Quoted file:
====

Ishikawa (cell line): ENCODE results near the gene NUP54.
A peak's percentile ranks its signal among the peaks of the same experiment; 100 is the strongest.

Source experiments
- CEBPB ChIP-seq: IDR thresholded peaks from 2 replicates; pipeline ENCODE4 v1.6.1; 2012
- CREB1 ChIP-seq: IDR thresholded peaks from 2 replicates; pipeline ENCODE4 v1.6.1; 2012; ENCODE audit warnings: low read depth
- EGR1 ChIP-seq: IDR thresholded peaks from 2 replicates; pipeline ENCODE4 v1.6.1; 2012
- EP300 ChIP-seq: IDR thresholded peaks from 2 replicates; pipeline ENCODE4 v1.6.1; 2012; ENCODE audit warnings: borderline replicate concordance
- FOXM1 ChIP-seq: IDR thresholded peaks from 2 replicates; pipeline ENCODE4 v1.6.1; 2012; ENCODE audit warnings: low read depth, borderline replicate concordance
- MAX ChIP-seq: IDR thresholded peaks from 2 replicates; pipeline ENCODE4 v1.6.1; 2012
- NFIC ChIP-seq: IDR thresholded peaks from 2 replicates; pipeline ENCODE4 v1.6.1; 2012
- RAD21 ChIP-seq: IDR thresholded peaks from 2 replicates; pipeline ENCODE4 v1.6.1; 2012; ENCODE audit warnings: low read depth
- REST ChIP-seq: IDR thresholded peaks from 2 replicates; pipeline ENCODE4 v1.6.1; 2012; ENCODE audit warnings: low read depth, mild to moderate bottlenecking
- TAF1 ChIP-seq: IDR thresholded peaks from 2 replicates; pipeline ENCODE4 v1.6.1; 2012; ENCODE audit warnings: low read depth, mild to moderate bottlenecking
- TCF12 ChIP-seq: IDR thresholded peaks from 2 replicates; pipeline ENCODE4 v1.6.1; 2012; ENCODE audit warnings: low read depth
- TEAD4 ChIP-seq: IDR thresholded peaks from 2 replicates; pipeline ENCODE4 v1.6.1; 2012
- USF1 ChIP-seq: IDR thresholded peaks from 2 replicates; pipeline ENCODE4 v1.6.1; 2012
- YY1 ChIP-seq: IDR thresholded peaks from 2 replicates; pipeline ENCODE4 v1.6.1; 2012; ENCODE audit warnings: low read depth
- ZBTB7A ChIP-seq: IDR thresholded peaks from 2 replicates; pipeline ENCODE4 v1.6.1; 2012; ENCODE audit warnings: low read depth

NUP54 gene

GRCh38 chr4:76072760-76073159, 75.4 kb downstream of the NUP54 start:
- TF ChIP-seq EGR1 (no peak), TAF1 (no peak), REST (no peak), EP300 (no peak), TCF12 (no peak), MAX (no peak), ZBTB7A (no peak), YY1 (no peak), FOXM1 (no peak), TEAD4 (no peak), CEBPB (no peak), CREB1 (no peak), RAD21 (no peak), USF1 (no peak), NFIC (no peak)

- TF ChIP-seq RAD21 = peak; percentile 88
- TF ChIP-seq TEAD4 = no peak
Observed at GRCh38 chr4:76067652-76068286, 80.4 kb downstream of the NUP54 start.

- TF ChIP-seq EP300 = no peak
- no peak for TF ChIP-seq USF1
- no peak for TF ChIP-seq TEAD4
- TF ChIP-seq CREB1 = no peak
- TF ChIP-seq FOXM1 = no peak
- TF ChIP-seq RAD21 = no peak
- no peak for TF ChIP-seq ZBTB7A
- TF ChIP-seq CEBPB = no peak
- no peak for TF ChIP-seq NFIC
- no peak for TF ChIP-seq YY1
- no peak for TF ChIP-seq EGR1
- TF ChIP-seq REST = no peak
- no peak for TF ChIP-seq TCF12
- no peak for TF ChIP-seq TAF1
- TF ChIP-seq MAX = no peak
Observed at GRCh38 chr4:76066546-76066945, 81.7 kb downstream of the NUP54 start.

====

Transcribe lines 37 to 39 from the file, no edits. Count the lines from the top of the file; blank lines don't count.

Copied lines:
- no peak for TF ChIP-seq TCF12
- no peak for TF ChIP-seq TAF1
- TF ChIP-seq MAX = no peak